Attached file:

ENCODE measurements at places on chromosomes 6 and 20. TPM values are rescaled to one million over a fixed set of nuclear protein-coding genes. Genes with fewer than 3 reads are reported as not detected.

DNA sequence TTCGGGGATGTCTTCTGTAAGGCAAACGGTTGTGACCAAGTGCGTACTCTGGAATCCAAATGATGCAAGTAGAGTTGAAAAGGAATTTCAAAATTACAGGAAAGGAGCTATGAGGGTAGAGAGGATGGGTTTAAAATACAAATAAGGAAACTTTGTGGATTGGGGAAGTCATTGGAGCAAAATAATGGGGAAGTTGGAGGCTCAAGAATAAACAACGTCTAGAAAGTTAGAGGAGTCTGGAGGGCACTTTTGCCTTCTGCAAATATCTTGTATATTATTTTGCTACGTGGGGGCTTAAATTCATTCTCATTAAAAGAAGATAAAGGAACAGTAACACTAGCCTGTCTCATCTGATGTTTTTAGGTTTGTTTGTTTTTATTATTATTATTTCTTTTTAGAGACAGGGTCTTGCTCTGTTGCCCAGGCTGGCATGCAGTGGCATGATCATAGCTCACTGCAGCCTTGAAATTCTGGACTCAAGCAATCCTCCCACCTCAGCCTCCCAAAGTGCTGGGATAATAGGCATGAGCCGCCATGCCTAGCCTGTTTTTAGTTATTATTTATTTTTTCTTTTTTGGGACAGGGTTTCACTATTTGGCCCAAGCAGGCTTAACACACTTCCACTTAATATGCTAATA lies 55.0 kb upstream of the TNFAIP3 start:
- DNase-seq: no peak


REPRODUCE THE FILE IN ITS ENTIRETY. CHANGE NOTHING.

ENCODE measurements at places on chromosomes 6 and 20. TPM values are rescaled to one million over a fixed set of nuclear protein-coding genes. Genes with fewer than 3 reads are reported as not detected.

DNA sequence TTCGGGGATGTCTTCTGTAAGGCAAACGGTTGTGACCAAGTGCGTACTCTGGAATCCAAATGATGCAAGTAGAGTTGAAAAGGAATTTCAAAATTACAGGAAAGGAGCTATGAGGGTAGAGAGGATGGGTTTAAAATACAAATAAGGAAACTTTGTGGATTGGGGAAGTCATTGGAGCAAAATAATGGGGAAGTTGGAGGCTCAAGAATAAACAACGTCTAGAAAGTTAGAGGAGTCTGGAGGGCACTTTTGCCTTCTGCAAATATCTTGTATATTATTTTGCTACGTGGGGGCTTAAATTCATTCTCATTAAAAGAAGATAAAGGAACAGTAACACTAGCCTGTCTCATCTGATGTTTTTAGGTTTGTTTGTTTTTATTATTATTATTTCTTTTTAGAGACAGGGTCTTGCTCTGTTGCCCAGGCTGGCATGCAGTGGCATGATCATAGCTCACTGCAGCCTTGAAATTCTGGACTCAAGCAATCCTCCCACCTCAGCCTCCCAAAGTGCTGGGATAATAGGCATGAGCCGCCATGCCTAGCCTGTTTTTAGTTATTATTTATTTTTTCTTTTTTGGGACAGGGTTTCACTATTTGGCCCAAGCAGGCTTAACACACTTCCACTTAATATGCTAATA lies 55.0 kb upstream of the TNFAIP3 start:
- DNase-seq: no peak